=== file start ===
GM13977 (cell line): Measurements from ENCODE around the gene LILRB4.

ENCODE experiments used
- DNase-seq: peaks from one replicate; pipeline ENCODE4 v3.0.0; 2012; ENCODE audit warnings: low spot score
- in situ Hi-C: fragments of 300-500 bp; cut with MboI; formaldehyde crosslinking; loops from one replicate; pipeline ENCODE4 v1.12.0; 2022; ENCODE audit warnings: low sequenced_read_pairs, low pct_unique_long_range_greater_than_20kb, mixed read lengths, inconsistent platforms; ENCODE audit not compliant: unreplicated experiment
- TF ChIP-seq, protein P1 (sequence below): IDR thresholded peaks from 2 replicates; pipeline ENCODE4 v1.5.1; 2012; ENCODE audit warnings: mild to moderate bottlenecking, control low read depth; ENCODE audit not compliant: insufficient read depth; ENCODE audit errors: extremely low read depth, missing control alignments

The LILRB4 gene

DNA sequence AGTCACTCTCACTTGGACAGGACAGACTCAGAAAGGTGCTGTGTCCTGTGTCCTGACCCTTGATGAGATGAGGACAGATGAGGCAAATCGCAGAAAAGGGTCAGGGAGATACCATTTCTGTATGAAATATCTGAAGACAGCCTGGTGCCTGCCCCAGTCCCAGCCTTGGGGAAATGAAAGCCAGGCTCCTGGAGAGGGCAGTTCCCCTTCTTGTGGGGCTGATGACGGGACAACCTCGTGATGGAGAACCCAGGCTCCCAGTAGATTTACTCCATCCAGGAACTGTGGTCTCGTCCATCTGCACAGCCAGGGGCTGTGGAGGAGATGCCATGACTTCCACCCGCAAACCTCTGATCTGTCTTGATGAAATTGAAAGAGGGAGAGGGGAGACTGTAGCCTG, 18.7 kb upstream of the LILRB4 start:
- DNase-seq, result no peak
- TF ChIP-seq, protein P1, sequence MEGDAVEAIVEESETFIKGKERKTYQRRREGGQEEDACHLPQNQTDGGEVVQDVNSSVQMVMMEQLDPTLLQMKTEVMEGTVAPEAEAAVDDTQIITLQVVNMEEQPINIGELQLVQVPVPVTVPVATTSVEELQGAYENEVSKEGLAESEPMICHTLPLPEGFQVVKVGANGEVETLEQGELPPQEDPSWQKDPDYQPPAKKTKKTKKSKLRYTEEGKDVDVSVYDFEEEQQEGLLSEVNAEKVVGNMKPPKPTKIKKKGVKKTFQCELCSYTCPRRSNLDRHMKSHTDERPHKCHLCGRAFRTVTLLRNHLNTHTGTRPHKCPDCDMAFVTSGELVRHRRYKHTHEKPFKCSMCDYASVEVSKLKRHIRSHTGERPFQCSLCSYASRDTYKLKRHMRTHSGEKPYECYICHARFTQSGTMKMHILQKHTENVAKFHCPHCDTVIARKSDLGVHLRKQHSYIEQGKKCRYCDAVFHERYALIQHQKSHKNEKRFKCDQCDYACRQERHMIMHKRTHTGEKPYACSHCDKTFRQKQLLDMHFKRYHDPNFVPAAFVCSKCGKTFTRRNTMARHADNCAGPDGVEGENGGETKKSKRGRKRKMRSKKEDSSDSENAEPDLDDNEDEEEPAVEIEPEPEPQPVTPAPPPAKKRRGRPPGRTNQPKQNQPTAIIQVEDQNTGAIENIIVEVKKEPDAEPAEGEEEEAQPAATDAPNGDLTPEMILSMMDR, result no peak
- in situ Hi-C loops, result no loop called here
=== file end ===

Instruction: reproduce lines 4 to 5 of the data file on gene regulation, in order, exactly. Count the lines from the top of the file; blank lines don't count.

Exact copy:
- in situ Hi-C: fragments of 300-500 bp; cut with MboI; formaldehyde crosslinking; loops from one replicate; pipeline ENCODE4 v1.12.0; 2022; ENCODE audit warnings: low sequenced_read_pairs, low pct_unique_long_range_greater_than_20kb, mixed read lengths, inconsistent platforms; ENCODE audit not compliant: unreplicated experiment
- TF ChIP-seq, protein P1 (sequence below): IDR thresholded peaks from 2 replicates; pipeline ENCODE4 v1.5.1; 2012; ENCODE audit warnings: mild to moderate bottlenecking, control low read depth; ENCODE audit not compliant: insufficient read depth; ENCODE audit errors: extremely low read depth, missing control alignments